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Gordon Home

by Gordon Home



It was on April 24, 1538, that a writ of summons was sent forth in the name of Henry VIII., "To thee, Thomas Becket, some time Archbishop of Canterbury" - who had then been dead for 368 years - "to appear within thirty days to answer to a charge of treason, contumacy, and rebellion against his sovereign lord, King Henry II." But the days passed, and no spirit having stirred the venerated bones of the wonder-working saint, on June 10 judgment was given in favour of Henry, and it was decreed that the Archbishop's bones were to be burnt, and his world-famous shrine overlaid with gold and spark

It would be a mistake to imagine that it solely was due to that bloody deed perpetrated on a certain December afternoon back in Norman times that Canterbury occupies a place of such pre-eminence in English history, for the city was ancient before the days of Thomas of Canterbury; and in this short chapter it is the writer's endeavour to indicate the position of that tragic occurrence in the chronology of the former Kentish capital.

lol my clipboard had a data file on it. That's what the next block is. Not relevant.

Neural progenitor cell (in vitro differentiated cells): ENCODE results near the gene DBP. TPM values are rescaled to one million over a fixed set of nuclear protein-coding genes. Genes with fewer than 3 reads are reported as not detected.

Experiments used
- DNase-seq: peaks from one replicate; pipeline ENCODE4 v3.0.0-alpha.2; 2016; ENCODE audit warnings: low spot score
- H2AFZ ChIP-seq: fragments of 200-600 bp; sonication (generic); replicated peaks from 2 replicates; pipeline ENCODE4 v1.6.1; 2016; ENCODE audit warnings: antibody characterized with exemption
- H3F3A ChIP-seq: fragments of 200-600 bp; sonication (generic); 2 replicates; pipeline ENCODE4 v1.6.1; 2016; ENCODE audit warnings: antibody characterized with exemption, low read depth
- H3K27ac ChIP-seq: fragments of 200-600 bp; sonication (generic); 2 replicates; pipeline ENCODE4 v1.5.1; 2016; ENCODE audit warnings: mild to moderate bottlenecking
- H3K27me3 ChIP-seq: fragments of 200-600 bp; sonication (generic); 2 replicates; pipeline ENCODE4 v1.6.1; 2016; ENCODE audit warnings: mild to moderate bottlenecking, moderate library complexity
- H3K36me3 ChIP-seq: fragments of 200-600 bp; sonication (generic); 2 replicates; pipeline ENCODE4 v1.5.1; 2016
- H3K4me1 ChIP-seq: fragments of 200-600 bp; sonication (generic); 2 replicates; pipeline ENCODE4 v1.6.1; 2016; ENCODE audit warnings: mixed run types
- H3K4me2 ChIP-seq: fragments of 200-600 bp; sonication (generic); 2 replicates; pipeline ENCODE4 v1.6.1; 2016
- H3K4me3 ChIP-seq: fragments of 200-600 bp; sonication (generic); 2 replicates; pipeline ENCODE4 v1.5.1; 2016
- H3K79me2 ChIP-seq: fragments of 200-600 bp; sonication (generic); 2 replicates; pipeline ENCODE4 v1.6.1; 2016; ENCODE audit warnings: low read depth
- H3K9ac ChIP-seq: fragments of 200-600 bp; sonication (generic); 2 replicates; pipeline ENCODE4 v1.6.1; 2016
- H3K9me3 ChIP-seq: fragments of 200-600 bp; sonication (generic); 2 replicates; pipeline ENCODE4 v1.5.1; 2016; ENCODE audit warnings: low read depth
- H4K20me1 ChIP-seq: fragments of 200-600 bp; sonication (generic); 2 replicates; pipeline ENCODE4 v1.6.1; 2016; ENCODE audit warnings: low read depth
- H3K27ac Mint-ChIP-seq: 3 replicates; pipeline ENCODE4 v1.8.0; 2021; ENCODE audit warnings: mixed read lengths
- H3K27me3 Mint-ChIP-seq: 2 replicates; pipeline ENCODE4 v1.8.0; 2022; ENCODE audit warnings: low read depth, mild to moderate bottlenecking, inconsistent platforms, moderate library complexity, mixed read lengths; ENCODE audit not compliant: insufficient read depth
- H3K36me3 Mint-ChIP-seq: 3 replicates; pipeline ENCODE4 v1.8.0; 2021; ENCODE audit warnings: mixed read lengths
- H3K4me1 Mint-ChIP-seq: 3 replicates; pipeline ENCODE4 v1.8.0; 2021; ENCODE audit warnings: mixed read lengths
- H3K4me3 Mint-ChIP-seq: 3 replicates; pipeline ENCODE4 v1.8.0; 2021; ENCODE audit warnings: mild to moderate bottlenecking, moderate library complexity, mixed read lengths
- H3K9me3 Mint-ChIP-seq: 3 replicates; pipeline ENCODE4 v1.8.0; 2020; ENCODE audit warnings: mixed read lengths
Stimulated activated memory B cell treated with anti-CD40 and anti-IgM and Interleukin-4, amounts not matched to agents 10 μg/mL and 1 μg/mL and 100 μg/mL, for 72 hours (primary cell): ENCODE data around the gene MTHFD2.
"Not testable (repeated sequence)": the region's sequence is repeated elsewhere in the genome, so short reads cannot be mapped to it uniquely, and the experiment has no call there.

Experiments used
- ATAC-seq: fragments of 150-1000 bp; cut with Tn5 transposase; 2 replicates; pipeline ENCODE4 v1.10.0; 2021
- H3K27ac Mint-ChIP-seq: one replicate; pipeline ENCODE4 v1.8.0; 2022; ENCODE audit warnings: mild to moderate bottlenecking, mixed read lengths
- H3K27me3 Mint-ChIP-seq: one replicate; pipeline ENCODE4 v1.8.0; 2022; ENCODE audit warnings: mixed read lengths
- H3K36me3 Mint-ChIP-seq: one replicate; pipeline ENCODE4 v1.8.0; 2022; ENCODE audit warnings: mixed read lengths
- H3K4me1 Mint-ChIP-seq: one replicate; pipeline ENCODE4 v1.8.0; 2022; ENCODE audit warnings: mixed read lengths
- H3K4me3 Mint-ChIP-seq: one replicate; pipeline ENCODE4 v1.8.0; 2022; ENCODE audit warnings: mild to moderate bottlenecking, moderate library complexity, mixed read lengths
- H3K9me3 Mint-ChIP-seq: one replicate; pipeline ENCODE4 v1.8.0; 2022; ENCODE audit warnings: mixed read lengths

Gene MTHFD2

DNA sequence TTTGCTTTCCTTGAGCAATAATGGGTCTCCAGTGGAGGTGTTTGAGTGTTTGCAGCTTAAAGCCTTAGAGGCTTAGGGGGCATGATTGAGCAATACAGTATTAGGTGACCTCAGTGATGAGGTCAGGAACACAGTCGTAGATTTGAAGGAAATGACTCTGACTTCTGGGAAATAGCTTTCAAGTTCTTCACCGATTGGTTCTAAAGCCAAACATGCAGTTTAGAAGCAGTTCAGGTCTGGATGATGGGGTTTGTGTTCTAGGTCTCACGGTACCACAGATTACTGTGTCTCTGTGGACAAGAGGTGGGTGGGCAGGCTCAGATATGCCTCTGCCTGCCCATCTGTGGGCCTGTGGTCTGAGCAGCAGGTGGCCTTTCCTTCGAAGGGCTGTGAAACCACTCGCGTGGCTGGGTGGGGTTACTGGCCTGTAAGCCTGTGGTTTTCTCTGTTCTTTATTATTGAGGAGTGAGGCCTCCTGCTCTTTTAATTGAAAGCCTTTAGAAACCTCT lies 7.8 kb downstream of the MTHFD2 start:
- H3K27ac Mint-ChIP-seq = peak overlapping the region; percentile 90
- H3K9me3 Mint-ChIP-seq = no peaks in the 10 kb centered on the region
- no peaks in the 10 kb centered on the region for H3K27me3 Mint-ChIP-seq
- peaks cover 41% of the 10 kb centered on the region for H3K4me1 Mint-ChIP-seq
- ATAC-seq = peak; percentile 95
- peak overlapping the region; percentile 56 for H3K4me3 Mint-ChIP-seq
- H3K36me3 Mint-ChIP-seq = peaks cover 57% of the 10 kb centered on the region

From the swelling green hills that look over Canterbury the distant glimpses of the Cathedral towers gleaming in that opalescent light that is the joy of a summer's morning in Kent, are so hauntingly beautiful that it is hard to believe that no disillusionment need be anticipated when the ancient city is entered and the great church seen at close quarters in the midst of a little city whose busy streets are agog with twentieth-century interests; and yet apprehension is entirely needless. From St. Dunstan's Church, where Henry II.

A walled city generally holds more easily that elusive quality of romance for which the intelligent mind so often hungers than a town that has long ago discarded its old tower-studded girdle. And among the half-dozen or more English towns still possessed of their old mural defences Canterbury holds a high place, because within its walls there are still, in spite of railways and motors and the horrors of twentieth-century advertising, a hundred byways and nooks where the atmosphere of Elizabethan and pre-Reformation England still lurks.

by Gordon Home


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